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American Women's Club of Hamburg

Learning to Drive – Fahrstunden fürs Leben (Learning to Drive)


USA 2014
Opening August 6, 2015     

Directed by: Isabel Coixet                  
Writing credits: Sarah Kernochan     
Principle actors: Patricia Clarkson, Ben Kingsley, Grace Gummer, Jake Weber, Sarita Choudhury

Learning to Drive – Fahrstunden fürs Leben (Learning to Drive) Wendy (Clarkson) is sure it’s either male-menopause or his traditional seven-year-itch when Ted (Weber), after 21-years of marriage, walks out. Unfortunately, Tasha’s (Gummer) task is to set her mother straight. Currently living in Vermont on a farm, Tasha encourages mom to visit; Wendy hedges so Tasha pushes her to learn to drive. By chance, a driving instructor falls into Wendy’s sphere, so lessons begin. With life unraveling against her will, Darwin’s (Kingsley) patience works overtime. As they move from circling the block to wider horizons, Darwin’s driving instruction extends to necessary behavior points. Equally, as Jasleen’s (Choudhury) arrival approaches Wendy proffers instruction in return. Cultural differences—a Sikh Indian and a strong-willed female professional—embellish their revelations with innuendos. Wendy takes control, just as Darwin learns to relinquish some.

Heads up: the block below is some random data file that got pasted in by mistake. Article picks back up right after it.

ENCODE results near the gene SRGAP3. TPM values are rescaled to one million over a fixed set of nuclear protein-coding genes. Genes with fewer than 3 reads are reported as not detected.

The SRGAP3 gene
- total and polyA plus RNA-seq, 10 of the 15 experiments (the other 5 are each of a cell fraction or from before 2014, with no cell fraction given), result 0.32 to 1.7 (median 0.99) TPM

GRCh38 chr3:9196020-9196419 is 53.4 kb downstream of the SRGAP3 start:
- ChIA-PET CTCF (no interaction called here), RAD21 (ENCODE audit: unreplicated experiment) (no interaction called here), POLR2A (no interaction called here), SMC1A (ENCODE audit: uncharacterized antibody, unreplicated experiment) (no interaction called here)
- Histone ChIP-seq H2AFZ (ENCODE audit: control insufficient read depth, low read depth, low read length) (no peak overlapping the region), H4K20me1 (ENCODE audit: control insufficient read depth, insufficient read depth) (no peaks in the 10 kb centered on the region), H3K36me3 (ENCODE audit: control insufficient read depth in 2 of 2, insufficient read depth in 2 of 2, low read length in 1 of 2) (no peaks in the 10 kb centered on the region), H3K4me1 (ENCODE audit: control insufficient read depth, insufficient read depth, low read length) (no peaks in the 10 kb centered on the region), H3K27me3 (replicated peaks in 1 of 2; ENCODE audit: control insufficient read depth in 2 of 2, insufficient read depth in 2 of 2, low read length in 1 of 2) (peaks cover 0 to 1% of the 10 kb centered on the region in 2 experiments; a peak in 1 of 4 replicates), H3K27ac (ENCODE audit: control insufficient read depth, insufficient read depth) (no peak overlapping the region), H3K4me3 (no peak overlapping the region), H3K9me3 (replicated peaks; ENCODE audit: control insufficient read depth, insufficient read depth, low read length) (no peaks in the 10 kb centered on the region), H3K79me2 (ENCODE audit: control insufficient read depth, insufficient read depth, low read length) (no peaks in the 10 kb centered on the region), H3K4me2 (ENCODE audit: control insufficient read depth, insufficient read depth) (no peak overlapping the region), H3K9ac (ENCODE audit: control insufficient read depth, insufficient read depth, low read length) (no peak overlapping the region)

Clarkson and Kingsley wanted to make this film for many years. After working with director Isabel Coixet on Elegy (2008), they approached her with the script, finally realizing this delightful comedy-drama about life’s curveballs. The quick-witted dialogue and pacing accentuate the unpredictable shifts that occur at important turning points in the protagonists’ lives; Clarkson and Kingsley’s rapport is downright fun to behold. Cruising around New York City the production crew is driven: Manel Ruiz’s nifty camerawork, Dhani Harrison and Paul Hicks’ encompassing music, and Keith Reamer and Thelma Schoonmaker’s editing. Screenwriter Sarah Kernochan’s back-story has some hiccups, but the main narrative overrides them. There is even a plug for hold-in-your-hands books in this entertaining, laugh-out-loud film. 90 minutes ()

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